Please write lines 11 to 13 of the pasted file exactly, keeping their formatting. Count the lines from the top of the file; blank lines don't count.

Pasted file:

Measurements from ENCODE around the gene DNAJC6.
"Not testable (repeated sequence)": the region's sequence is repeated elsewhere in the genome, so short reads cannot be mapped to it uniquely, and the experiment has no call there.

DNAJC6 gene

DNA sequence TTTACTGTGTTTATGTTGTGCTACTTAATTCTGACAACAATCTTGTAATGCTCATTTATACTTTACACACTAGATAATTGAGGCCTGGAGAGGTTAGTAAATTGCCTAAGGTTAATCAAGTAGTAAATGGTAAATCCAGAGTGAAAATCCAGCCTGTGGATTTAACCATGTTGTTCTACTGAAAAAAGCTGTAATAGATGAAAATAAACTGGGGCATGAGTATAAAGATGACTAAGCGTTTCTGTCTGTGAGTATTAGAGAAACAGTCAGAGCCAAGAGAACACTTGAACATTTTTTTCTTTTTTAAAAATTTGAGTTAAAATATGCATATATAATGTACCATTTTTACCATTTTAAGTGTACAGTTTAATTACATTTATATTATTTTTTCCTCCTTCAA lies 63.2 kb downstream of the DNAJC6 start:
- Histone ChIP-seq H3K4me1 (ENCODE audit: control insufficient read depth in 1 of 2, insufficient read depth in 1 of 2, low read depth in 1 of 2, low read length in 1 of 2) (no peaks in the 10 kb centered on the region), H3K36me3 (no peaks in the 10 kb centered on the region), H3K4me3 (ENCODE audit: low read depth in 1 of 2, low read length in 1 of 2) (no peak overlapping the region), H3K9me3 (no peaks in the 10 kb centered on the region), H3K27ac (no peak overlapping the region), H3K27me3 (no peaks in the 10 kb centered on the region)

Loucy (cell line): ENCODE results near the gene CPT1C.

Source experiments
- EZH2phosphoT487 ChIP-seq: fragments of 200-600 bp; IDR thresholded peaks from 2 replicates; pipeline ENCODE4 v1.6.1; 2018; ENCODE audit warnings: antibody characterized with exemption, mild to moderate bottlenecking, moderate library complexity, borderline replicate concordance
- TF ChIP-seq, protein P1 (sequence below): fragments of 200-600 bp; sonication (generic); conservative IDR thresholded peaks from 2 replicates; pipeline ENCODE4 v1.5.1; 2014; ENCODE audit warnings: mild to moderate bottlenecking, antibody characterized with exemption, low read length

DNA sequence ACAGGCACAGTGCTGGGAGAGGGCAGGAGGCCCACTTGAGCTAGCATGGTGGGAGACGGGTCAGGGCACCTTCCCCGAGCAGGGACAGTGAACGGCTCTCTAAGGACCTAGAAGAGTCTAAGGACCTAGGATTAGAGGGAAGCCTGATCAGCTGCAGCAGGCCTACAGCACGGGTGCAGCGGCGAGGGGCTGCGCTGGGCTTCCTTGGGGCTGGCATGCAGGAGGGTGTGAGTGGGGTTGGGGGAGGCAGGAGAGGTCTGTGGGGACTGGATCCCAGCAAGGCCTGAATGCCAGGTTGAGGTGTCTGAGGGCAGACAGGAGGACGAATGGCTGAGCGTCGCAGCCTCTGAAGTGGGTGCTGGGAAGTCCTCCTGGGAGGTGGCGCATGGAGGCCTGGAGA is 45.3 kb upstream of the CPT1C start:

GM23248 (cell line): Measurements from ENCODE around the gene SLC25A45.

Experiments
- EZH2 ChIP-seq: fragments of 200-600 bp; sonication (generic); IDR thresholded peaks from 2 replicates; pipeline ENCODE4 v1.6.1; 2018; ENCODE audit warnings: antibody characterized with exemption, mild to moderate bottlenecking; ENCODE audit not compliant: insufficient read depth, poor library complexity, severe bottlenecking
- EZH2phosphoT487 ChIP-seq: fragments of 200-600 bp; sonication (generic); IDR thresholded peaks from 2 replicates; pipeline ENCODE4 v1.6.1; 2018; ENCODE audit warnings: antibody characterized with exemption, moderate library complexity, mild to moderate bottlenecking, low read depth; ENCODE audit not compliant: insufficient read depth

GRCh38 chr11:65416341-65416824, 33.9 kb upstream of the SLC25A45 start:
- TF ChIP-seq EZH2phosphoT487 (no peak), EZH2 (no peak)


GM23248 (cell line): Measurements from ENCODE around the gene SLC25A45.

Experiments
- EZH2 ChIP-seq: fragments of 200-600 bp; sonication (generic); IDR thresholded peaks from 2 replicates; pipeline ENCODE4 v1.6.1; 2018; ENCODE audit warnings: antibody characterized with exemption, mild to moderate bottlenecking; ENCODE audit not compliant: insufficient read depth, poor library complexity, severe bottlenecking